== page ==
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What is a LIFO Reserve?

LIFO Reserve

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LIFO Reserve

The LIFO (Last-In, First-Out) Reserve is an accounting term used to bridge the gap between LIFO and FIFO (First-In, First-Out) inventory methods.

LIFO and FIFO are inventory valuation methods.

  • Under FIFO, it is assumed that the oldest inventory items are sold first. This might be a good reflection of the actual flow of inventory for certain types of businesses, for instance, those dealing with perishable goods.
  • LIFO, on the other hand, assumes that the most recently acquired (last in) inventory is the first to be sold.

The choice between LIFO and FIFO can have significant effects on reported profits and tax liability, due to changes in the cost of inventory over time.

LIFO Reserve is an account used to adjust the company’s inventory to show what it would be under the FIFO method. It is calculated as the difference between the cost of inventory calculated using the LIFO method and the cost of inventory using the FIFO method.

If the cost of inventory rises over time (inflationary environment), then the LIFO method will typically result in a higher cost of goods sold (COGS) and lower profits, thus less tax. The LIFO Reserve in this scenario will be a positive amount, since FIFO inventory is higher than LIFO inventory.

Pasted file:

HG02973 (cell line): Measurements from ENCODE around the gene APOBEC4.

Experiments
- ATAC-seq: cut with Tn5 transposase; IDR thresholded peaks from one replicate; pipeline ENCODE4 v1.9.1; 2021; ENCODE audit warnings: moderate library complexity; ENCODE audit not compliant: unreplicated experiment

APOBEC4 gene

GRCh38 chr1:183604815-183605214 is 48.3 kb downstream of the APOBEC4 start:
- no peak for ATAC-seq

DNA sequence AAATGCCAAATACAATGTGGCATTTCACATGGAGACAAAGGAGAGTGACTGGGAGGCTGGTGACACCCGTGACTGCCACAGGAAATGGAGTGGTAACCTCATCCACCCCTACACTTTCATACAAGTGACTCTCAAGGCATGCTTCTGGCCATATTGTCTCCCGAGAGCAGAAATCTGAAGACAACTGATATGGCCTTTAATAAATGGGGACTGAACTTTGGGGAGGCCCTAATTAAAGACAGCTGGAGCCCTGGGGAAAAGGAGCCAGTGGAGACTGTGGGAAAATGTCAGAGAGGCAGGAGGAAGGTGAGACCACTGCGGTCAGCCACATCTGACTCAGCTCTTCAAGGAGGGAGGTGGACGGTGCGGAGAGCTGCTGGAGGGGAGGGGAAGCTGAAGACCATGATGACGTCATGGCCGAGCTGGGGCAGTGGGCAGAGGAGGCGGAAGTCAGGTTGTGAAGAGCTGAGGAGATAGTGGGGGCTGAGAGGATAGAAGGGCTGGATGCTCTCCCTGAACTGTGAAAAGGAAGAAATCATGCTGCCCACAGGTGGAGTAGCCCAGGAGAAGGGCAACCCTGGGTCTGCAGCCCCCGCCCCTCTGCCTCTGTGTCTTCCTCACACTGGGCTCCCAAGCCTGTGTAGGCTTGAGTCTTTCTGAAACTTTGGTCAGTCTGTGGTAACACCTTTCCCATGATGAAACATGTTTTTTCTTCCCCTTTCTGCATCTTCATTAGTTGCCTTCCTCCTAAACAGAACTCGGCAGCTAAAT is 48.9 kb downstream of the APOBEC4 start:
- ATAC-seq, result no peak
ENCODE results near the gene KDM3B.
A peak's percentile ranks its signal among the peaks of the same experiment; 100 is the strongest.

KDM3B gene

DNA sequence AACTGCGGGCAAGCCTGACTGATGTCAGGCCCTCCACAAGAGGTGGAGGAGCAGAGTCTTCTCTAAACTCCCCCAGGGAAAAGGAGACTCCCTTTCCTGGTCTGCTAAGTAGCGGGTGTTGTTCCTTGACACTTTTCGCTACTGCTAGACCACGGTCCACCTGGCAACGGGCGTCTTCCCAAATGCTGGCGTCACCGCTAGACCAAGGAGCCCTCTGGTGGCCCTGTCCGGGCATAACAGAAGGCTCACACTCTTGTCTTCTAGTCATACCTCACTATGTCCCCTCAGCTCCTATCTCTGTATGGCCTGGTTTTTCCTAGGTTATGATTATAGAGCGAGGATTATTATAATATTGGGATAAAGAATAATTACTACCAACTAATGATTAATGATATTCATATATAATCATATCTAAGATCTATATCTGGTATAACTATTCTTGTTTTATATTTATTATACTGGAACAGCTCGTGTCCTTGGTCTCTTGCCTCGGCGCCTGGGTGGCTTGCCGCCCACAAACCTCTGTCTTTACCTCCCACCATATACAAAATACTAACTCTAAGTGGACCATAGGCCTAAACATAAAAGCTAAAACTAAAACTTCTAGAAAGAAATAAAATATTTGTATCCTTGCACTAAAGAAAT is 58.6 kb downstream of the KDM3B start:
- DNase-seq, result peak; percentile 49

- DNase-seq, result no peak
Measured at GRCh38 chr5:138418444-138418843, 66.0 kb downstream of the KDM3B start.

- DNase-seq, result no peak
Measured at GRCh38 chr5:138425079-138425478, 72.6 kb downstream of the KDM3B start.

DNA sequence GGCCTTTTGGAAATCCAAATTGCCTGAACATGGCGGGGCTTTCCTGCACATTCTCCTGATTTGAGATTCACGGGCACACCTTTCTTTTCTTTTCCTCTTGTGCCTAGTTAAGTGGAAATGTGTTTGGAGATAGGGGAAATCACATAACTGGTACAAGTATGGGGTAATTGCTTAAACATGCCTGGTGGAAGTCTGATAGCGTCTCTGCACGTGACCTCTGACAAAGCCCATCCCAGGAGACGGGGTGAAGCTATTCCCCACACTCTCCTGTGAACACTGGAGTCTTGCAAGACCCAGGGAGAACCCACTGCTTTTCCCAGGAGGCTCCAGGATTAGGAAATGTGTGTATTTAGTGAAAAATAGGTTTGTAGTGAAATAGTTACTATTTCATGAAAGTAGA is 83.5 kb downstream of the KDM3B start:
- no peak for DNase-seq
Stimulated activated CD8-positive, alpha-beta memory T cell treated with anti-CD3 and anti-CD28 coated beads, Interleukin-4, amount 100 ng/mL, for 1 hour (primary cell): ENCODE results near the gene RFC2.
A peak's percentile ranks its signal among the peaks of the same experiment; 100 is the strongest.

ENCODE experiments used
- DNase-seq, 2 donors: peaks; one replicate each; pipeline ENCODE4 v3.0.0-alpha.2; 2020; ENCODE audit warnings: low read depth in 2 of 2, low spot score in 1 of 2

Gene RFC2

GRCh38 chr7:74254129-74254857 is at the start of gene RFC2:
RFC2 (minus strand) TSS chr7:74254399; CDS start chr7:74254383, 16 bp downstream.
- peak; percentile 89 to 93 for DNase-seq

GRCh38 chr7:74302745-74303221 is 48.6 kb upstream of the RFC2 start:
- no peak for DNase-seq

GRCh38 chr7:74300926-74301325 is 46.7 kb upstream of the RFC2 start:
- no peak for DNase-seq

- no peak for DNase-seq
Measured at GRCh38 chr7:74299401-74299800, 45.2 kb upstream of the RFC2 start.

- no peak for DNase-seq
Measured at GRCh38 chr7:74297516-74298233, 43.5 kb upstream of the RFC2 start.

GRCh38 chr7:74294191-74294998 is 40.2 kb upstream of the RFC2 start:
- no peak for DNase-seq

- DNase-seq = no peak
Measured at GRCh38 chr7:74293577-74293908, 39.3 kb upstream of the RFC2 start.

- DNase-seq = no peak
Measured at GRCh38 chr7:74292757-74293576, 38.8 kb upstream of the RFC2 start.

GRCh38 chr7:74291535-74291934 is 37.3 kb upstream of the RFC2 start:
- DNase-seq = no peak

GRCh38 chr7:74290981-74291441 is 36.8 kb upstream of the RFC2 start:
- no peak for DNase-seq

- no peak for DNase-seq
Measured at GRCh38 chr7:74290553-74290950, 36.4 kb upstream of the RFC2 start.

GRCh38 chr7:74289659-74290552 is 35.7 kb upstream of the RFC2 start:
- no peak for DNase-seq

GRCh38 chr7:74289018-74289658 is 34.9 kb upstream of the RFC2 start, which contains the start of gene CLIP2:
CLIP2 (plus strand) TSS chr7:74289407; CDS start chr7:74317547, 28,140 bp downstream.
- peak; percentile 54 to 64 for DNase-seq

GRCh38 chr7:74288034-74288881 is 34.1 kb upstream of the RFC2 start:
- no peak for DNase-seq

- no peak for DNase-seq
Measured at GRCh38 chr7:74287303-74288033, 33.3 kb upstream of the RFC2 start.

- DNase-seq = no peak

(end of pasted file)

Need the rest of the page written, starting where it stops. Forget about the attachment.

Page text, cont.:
If costs of inventory are falling, however, the LIFO method will typically result in lower COGS and higher profits, thus higher tax. The LIFO Reserve in this scenario will be a negative amount, as LIFO inventory is higher than FIFO inventory.

The LIFO Reserve helps analysts and investors compare companies that use different inventory accounting methods. By adding the LIFO reserve to the LIFO-based inventory, one can estimate what the inventory would be under FIFO.

Example of a LIFO Reserve

Let’s imagine a simple example of a company that sells a single type of product. This company buys and sells 1,000 units each year. Here’s what the prices look like over three years:

  • Year 1: The company buys 1,000 units at $10 each, so the total cost is $10,000.
  • Year 2: The company buys 1,000 units at $12 each, so the total cost is $12,000.
  • Year 3: The company buys 1,000 units at $15 each, so the total cost is $15,000.

Now, let’s consider the cost of goods sold (COGS) and the ending inventory for this company under both LIFO and FIFO at the end of Year 3.

Under LIFO:

  • The COGS each year would be the cost of the units bought that year, as it assumes the latest goods bought are sold first. So, the total COGS over three years would be $10,000 (Year 1) + $12,000 (Year 2) + $15,000 (Year 3) = $37,000.
  • The ending inventory would be zero, as all goods are assumed to be sold each year under LIFO.

Under FIFO:

  • The COGS for Year 1 would be $10,000, for Year 2 it would still be $10,000 (as it’s assumed that the items bought in Year 1 are sold in Year 2), and for Year 3 it would be $12,000 (assuming items bought in Year 2 are sold). So, the total COGS under FIFO would be $10,000 (Year 1) + $10,000 (Year 2) + $12,000 (Year 3) = $32,000.
  • The ending inventory under FIFO would be the 1,000 units bought in Year 3 which are assumed not to be sold yet, so $15,000.

Now, we can calculate the LIFO reserve at the end of Year 3. It’s the difference between the FIFO ending inventory and the LIFO ending inventory: $15,000 (FIFO) – $0 (LIFO) = $15,000. So, the LIFO Reserve in this case would be $15,000.

This LIFO reserve represents the additional inventory value that would have been reported if the company had used FIFO instead of LIFO. It also indicates the amount of deferred taxable income due to using the LIFO method.

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